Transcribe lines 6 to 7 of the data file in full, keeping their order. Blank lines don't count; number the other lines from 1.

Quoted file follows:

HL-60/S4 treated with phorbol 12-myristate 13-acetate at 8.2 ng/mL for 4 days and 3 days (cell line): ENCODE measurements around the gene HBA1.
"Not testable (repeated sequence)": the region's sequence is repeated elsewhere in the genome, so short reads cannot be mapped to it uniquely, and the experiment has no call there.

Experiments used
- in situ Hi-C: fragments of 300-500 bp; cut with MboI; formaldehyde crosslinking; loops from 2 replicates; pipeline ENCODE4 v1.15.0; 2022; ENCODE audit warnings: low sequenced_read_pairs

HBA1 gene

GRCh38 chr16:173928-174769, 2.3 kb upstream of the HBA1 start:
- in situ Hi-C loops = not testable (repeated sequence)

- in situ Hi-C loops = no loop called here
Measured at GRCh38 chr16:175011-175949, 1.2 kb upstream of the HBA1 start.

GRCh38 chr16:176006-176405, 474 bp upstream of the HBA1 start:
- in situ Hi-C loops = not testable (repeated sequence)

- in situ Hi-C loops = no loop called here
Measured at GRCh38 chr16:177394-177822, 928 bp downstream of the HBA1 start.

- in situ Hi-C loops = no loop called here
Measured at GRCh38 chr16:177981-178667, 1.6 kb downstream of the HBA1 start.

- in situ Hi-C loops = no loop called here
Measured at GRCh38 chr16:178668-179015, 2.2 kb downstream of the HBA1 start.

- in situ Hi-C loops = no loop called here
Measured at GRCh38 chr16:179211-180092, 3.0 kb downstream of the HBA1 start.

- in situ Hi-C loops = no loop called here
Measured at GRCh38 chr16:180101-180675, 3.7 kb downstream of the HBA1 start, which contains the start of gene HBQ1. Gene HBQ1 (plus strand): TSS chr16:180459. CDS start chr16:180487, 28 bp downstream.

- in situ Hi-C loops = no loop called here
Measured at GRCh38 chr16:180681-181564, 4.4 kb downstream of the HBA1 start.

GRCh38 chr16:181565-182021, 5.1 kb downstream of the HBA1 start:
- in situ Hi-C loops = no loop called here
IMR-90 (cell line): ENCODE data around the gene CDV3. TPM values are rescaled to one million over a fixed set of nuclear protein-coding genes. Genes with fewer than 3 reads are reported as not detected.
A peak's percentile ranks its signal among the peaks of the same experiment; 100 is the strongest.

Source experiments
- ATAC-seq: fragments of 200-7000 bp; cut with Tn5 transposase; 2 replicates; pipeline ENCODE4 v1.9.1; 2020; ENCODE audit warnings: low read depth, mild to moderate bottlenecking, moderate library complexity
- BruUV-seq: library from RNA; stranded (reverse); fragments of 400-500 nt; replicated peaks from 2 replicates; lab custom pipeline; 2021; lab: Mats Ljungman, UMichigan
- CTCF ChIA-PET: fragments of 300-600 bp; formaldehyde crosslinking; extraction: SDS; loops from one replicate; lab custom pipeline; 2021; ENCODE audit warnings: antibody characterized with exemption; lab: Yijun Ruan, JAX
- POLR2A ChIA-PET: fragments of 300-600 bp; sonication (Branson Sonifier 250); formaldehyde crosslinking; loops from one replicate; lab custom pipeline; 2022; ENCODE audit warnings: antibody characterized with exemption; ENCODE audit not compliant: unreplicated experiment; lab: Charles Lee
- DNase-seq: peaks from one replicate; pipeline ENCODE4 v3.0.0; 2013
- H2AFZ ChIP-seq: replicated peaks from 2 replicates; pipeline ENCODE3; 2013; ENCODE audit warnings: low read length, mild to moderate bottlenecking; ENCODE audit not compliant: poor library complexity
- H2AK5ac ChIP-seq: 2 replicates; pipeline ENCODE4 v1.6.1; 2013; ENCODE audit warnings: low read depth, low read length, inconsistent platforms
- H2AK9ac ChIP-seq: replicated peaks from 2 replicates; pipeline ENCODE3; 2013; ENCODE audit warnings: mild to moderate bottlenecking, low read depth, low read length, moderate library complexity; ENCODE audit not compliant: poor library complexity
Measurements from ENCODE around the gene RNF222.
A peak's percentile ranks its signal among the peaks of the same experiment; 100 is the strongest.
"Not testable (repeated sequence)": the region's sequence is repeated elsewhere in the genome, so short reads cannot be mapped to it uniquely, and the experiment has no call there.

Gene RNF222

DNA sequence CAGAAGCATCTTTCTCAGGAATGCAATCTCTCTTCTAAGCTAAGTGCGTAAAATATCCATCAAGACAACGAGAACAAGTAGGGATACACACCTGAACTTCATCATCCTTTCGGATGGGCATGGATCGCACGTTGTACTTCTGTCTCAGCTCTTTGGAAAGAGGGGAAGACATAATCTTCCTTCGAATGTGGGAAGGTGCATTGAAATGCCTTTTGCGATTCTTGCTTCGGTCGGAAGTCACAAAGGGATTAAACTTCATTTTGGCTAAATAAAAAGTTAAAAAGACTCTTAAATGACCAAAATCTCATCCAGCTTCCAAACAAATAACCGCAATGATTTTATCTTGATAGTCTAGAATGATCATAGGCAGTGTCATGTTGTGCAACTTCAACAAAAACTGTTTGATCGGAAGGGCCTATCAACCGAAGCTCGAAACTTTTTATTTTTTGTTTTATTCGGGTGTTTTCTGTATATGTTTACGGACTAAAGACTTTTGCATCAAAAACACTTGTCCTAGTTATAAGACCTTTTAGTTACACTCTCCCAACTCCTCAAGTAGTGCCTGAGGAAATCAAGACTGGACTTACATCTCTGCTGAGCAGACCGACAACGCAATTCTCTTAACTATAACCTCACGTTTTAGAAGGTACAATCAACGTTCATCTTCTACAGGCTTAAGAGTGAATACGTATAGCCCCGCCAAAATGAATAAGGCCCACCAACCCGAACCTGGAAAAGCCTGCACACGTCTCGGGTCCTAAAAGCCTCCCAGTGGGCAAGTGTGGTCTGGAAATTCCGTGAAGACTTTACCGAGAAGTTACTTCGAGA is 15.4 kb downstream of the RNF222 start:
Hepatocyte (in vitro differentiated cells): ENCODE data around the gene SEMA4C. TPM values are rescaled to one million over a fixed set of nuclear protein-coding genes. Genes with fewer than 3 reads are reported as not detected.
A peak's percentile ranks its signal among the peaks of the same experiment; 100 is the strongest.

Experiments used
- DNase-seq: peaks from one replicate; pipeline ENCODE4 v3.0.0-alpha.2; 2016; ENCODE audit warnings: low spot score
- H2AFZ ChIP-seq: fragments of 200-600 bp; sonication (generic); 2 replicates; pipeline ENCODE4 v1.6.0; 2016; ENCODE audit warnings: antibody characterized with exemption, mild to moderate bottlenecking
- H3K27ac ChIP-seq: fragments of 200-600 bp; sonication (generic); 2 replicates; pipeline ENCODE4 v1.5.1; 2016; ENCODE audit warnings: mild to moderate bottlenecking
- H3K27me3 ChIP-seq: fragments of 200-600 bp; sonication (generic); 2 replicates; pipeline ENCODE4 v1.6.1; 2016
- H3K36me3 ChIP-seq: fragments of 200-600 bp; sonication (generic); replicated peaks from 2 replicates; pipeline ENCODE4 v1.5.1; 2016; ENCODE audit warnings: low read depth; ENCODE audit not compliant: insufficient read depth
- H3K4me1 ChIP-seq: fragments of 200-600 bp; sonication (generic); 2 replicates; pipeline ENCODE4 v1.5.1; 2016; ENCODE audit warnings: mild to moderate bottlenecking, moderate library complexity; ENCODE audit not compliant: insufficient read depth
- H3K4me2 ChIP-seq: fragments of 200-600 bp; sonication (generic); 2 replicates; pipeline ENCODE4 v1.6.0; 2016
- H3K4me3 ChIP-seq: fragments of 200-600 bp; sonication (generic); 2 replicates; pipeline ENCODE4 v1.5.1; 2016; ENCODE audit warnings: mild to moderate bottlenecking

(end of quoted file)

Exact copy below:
GRCh38 chr16:173928-174769, 2.3 kb upstream of the HBA1 start:
- in situ Hi-C loops = not testable (repeated sequence)